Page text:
Fired Buffalo school officials file claims for $6 million

BUFFALO, N.Y. (WIVB) – Two former administrators who were fired from the Buffalo Public School District are now firing back, and plan to sue the school board.

Yamilette Williams and Faith Morrison Alexander were terminated because they were not certified for their jobs. Now they want $3 million-each, and factoring in possible punitive damages, which the two former administrators are seeking, the attorney representing the pair says the litigation could top $60 million.

“They will never be able to work again in the field,” and that is the bottom line, says attorney Raymond Kot of the lawsuits he plans to file on behalf of Williams and Morrison Alexander.

Kot says the humiliation and notoriety of being fired by the school board will make it nearly impossible for them to ever get a job in their chosen field, “because professionally, their reputations as school administrators are ruined. With a competitive job market, they are certainly unemployable in the field of school administration.”

The notices of claim Kot has filed, set the stage for lawsuits naming members of the Buffalo school board, individually and personally; Superintendent Pamela Brown; and certain school employees, as defendants.

Kot takes particular aim at board member Carl Paladino, who blames Superintendent Brown and her supporters for hiring candidates unqualified for the positions – an issue Paladino says he has raised.

“She knew immediately that they were not licensed. Nevertheless, she carelessly, recklessly, and intentionally allowed them to be put into these positions, and allowed them to play this silly game that they played,” he said.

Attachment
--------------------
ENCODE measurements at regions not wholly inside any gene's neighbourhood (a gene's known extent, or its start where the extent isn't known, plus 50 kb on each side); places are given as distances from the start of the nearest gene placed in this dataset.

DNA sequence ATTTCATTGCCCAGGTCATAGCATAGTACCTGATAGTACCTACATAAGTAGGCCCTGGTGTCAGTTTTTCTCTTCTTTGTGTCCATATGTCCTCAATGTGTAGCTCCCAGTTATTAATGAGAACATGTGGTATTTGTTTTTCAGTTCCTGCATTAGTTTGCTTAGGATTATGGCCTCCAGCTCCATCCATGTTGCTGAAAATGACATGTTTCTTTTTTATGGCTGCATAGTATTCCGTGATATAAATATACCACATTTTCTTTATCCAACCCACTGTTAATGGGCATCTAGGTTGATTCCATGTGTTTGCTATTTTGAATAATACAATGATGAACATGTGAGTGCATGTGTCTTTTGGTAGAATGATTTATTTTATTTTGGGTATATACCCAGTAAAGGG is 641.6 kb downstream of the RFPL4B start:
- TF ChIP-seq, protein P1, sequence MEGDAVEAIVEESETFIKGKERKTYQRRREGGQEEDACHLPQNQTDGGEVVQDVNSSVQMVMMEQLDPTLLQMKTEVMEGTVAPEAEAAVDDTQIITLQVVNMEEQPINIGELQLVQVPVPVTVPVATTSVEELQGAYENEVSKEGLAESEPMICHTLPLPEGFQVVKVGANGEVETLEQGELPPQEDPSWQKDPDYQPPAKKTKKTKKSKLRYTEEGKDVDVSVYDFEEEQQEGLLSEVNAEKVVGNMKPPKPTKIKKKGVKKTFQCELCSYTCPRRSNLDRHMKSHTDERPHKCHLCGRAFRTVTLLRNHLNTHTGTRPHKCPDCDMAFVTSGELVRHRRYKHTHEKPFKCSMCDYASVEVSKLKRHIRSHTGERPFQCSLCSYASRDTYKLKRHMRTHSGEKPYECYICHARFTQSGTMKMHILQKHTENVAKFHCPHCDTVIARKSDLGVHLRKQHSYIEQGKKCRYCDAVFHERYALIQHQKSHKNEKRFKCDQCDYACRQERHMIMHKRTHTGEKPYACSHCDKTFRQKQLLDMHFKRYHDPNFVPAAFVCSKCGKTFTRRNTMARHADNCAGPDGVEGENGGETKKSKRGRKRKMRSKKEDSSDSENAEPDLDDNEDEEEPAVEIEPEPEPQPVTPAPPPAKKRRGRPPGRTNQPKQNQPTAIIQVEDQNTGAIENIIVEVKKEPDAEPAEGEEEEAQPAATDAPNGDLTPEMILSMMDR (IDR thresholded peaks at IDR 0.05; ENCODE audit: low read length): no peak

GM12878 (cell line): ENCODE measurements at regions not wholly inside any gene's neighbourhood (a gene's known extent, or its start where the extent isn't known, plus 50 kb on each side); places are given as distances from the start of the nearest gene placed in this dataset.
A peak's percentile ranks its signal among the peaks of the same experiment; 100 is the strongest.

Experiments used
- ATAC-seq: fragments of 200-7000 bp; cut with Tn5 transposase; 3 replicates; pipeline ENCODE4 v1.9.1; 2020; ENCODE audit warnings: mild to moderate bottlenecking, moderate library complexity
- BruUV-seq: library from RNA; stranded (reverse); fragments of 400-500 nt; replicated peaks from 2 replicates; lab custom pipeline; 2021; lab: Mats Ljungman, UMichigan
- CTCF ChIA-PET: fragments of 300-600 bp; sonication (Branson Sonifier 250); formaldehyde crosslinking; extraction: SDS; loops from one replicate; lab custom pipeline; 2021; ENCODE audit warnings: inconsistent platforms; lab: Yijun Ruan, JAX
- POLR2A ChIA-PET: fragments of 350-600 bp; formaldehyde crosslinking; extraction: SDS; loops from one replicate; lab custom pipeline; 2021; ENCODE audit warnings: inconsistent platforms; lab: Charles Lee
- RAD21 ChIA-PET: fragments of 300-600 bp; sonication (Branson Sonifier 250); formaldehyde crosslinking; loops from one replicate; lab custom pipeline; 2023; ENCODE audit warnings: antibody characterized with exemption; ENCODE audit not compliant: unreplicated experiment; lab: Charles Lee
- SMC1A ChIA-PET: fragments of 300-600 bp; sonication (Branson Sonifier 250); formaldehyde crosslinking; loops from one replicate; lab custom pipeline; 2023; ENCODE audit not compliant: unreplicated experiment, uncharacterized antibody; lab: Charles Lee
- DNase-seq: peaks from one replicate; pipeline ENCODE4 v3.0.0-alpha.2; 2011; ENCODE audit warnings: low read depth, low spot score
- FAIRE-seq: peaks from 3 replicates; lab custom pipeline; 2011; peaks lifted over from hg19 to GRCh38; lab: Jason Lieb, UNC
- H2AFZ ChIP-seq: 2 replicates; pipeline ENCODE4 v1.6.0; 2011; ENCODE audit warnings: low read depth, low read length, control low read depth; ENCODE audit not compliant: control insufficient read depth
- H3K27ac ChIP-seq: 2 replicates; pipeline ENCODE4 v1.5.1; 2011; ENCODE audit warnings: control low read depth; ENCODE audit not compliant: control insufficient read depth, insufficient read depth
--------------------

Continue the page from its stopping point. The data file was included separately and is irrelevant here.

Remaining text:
Sam Radford, president of the District Parent Coordinating Council is baffled, telling News 4 the school district already has administrators with the needed qualifications.

“Here is a credential that costs you about $20,000 to $25,000 to get that credential,” but Radford says, the school board passed over the administrators with the needed qualifications, to hire Williams and Morrison Alexander.

Radford is not taking sides in the dispute, but says, “It questions the leadership that made these decisions, it questions the board who approved these decisions. Now we potentially might have to pay people who never had the credentials in the first place.”

Kot plans to file the lawsuits in Georgia and Florida, where Williams and Morrison-Alexander are re-locating, because he says, juries in those states might be more generous.

Buffalo school officials are not commenting, yet. The board’s spokesperson says the board has not received its formal notification.

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